Another great way to manage cortisol while also getting in better shape is yoga, which can bring both more alertness and more stillness into your life. I recommend the awesome video courses from my mindbodygreen siblings Lauren Imparato, Tara Stiles, and Michael Taylor, for easy access to yoga at home.
13. Spend more time outdoors.
Because I have a job that’s indoors, I need to make it a point to get outside more often. I believe there is something coded in our DNA that gives each of us an affinity with the sun and fresh air so that we seek out these health-boosting influences. I also like to practice earthing, or walking barefoot outside, as much as I can to help de-stress. Something about that skin-on-earth connection feels literally grounding and refreshing.
14. Get vitamin D levels into a healthy range.
Spending more time outside in the sun also helps boost levels of vitamin D, because your body manufactures this important vitamin/hormone when it senses the sun on your skin. Vitamin D is responsible for regulating over 200 genetic pathways, so make sure your levels are high enough. I recommend an optimal range of around 60 to 80 ng/ml. Ask your doctor about a simple blood test to help you keep track.
15. Learn to say “no.”
This one is still hard for me. I don’t want to disappoint anybody and there is always more work to be done. But managing stress means creating space in your life to refuel, spend time with the people you love, and doing what you need to do for you and you alone. Don’t just pencil it in. It’s as important as anything else you do for your health, and maybe more so.
With these diet and lifestyle changes, you can get your stress in check and support better adrenal health. If you want to learn more about your own health case please check out our free health evaluation. We offer in-person as well as phone and webcam consultations for people across the country and around the world.
- “Myalgic Encephalomyelitis/Chronic Fatigue Syndrome.” Centers for Disease Control and Prevention. Last modified July 2019.
- Friedman, Ted. “The Importance of the Adrenal Cortex Hormones Cortisol and Aldosterone.” Cushing’s Support & Research Foundation. Last modified September 2003. https://csrf.net/doctors-articles/steroid-replacement/the-importance-of-the-adrenal-cortex-hormones-cortisol-and-aldosterone/.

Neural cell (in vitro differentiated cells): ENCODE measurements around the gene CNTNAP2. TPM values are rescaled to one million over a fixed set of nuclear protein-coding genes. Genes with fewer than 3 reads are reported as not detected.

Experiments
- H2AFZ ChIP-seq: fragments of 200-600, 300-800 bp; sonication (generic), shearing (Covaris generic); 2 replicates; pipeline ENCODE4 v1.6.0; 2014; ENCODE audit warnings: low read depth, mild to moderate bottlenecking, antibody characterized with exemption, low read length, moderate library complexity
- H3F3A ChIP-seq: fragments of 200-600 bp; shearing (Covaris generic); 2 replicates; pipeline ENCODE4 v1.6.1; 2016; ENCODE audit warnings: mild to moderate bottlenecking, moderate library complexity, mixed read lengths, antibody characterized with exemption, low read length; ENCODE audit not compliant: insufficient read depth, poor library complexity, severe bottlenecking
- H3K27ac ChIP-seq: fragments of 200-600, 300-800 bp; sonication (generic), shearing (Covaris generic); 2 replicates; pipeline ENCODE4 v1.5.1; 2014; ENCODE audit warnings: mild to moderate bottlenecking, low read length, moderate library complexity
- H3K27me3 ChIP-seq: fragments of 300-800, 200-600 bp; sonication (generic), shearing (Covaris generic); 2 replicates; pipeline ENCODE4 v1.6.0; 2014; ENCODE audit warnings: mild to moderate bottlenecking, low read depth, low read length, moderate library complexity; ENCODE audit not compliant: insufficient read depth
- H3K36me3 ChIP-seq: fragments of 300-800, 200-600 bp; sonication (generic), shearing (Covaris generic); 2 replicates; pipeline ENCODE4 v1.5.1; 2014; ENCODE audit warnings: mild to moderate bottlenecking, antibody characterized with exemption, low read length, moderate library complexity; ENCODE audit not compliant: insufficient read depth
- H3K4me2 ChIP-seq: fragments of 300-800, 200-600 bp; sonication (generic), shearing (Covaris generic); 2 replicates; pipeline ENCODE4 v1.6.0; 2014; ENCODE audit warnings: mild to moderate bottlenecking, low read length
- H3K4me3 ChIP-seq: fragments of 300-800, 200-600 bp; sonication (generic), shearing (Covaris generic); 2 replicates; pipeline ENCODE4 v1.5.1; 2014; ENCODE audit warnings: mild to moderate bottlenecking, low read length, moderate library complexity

- Russo, A.J. “Decreased Zinc and Increased Copper in Individuals with Anxiety.” Nutr Metab Insights 4, (2011): 1-15. doi: 10.4137/NMI.S6349.
- Hudson, C., S. Hudson, and J. MacKenzie. “Protein-source tryptophan as an efficacious treatment for social anxiety disorder: a pilot study.” Can J Physiol Pharmacol. 85, no. 9 (2007): 928-32. doi: 10.1139/Y07-082.
- Zeisel, S.H. and K.A. da Costa. “Choline: an essential nutrient for public health.” Nutr Rev. 67, no. 11 (2009): 615-23. doi: 10.1111/j.1753-4887.2009.00246.x.
- Sartori, S.B., N. Whittle, A. Hetzenauer, and N. Singewald. “Magnesium deficiency induces anxiety and HPA axis dysregulation: Modulation by therapeutic drug treatment.” Neuropharmacology 62, no. 1 (2012): 304-312. doi: 10.1016/j.neuropharm.2011.07.027.
- Coppen, A. and C. Bolander-Gouaille. “Treatment of depression: time to consider folic acid and vitamin B12.” J Psychopharmacol 19, no. 1 (2005): 59-65. doi: 10.1177/0269881105048899.
- McMaster University. “Gut bacteria linked to behavior: That anxiety may be in your gut, not in your head. ScienceDaily. Accessed August 23, 2019. sciencedaily.com/releases/2011/05/110517110315.htm.
- Reger, M.A., S.T. Henderson, C. Hale, B. Cholerton, L.D. Baker, G.S. Watson, K. Hyde, et al. “Effects of beta-hydroxybutyrate on cognition in memory-impaired adults.” Neurobiol Aging 25, no. 3 (2004): 311-4. doi: 10.1016/S0197-4580(03)00087-3.
- Amsterdam, J.D., J. Shults, I. Soeller, J.J. Mao, K. Rockwell, and A.B. Newberg. “Chamomile (Matricaria recutita) may provide antidepressant activity in anxious, depressed humans: an exploratory study.” Altern Ther Health Med. 18, no. 5 (2012): 44-9. https://www.ncbi.nlm.nih.gov/pubmed/22894890.
- Schloms, Lindie, Carine Smith, Karl‐Heinz Storbeck, Jeanine L. Marnewick, Pieter Swart, and Amanda C. Swart. “Rooibos influences glucocorticoid levels and steroid ratios in vivo and in vitro: A natural approach in the management of stress and metabolic disorders?” Molecular Nutrition Food Research 58, no. 3 (2014): 537-549. doi: 10.1002/mnfr.201300463.
- Wang, J., Y. Liu, L.J. Zhou, Y. Wu, F. Li, K.F. Shen, and R.P. Pang, et al. “Magnesium L-threonate prevents and restores memory deficits associated with neuropathic pain by inhibition of TNF-α.” Pain Physician 16, no. 5 (2013): E563-75. https://www.ncbi.nlm.nih.gov/pubmed/24077207
- Sanmukhani, J., V. Satodia, J. Trivedi, T. Patel, D. Tiwari, B. Panchal, A. Goel, et al. “Efficacy and safety of curcumin in major depressive disorder: a randomized controlled trial.” Phytother Res. 28, no. 4 (2014): 579-85. doi: 10.1002/ptr.5025.